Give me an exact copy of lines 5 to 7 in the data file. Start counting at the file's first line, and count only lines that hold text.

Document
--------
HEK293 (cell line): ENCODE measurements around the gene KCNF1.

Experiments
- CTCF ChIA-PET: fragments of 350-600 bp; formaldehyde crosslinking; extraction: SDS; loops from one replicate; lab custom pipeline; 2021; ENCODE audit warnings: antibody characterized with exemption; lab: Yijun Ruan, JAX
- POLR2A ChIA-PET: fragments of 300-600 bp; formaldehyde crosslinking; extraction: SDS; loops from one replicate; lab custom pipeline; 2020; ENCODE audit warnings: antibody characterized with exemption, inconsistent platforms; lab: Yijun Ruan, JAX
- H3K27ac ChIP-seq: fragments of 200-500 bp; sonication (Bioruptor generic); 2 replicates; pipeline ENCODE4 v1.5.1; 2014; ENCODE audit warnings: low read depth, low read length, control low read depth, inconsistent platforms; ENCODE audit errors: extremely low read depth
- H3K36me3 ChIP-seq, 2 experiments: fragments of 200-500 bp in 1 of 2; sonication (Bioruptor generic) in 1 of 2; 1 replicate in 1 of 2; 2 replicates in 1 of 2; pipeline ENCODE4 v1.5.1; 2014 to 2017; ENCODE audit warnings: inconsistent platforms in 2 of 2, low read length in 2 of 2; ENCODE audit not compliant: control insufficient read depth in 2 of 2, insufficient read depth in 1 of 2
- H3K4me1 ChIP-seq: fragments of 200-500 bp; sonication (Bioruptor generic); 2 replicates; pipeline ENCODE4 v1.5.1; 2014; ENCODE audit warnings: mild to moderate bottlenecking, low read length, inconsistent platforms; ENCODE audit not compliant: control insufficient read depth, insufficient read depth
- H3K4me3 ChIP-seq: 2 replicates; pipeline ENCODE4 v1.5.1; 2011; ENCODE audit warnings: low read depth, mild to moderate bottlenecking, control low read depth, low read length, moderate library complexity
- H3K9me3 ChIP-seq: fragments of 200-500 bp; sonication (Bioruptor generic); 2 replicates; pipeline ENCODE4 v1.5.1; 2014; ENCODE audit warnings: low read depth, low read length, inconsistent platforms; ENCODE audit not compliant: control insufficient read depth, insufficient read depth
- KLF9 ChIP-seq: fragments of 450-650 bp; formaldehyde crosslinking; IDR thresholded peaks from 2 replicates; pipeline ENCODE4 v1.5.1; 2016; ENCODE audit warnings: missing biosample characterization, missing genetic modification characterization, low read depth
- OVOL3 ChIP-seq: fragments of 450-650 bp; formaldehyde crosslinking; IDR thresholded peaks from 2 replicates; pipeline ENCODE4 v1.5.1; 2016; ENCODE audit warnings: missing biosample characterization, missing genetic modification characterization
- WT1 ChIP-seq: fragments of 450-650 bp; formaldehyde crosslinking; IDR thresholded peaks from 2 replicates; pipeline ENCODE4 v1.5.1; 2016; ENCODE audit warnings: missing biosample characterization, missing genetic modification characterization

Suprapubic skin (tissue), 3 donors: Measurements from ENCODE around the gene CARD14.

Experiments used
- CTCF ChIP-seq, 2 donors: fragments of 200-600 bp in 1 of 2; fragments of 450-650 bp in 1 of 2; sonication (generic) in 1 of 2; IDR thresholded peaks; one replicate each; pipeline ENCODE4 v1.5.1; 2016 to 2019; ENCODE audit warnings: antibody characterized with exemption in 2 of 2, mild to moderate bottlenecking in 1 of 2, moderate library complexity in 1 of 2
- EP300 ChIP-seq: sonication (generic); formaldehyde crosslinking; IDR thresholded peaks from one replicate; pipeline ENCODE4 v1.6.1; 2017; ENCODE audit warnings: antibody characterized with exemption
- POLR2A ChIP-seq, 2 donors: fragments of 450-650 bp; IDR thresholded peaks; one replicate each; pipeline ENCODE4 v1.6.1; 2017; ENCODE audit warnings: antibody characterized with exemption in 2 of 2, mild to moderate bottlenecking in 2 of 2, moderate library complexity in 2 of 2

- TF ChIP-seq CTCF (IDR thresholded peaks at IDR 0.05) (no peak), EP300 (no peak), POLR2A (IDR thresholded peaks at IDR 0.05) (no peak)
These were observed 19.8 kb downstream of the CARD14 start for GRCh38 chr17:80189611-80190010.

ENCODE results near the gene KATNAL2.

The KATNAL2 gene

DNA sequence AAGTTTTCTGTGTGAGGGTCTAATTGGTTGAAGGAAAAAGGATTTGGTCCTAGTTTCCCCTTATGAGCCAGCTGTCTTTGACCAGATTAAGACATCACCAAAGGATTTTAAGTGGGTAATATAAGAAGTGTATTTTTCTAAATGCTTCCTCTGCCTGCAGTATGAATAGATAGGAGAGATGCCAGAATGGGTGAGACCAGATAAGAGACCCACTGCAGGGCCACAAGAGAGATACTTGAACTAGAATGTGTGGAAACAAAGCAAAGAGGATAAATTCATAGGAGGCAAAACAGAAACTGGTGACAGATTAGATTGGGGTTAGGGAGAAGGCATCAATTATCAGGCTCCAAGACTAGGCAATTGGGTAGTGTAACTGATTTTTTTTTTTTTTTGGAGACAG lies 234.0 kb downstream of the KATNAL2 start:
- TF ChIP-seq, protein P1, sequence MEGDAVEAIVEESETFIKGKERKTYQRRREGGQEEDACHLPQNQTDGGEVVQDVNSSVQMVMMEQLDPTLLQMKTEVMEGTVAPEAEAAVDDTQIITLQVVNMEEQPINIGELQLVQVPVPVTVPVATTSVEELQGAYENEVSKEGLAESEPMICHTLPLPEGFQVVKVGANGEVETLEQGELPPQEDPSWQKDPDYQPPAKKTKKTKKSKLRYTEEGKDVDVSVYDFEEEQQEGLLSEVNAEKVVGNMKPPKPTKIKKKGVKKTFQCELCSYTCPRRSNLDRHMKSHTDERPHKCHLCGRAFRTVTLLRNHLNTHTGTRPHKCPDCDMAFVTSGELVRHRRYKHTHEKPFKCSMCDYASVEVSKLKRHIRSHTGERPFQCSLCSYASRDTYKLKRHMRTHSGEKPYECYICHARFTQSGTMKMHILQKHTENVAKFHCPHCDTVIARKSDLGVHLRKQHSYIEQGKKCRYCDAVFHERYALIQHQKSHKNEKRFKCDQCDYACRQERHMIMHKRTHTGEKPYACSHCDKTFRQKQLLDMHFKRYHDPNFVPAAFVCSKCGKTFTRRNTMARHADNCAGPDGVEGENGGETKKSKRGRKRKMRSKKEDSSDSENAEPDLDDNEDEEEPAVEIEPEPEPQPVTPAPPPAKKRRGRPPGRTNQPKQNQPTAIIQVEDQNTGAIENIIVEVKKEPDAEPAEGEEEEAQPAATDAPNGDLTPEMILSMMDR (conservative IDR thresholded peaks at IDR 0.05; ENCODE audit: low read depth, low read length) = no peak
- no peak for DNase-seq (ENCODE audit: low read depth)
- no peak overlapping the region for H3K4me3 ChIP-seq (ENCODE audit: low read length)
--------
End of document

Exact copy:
- H3K27ac ChIP-seq: fragments of 200-500 bp; sonication (Bioruptor generic); 2 replicates; pipeline ENCODE4 v1.5.1; 2014; ENCODE audit warnings: low read depth, low read length, control low read depth, inconsistent platforms; ENCODE audit errors: extremely low read depth
- H3K36me3 ChIP-seq, 2 experiments: fragments of 200-500 bp in 1 of 2; sonication (Bioruptor generic) in 1 of 2; 1 replicate in 1 of 2; 2 replicates in 1 of 2; pipeline ENCODE4 v1.5.1; 2014 to 2017; ENCODE audit warnings: inconsistent platforms in 2 of 2, low read length in 2 of 2; ENCODE audit not compliant: control insufficient read depth in 2 of 2, insufficient read depth in 1 of 2
- H3K4me1 ChIP-seq: fragments of 200-500 bp; sonication (Bioruptor generic); 2 replicates; pipeline ENCODE4 v1.5.1; 2014; ENCODE audit warnings: mild to moderate bottlenecking, low read length, inconsistent platforms; ENCODE audit not compliant: control insufficient read depth, insufficient read depth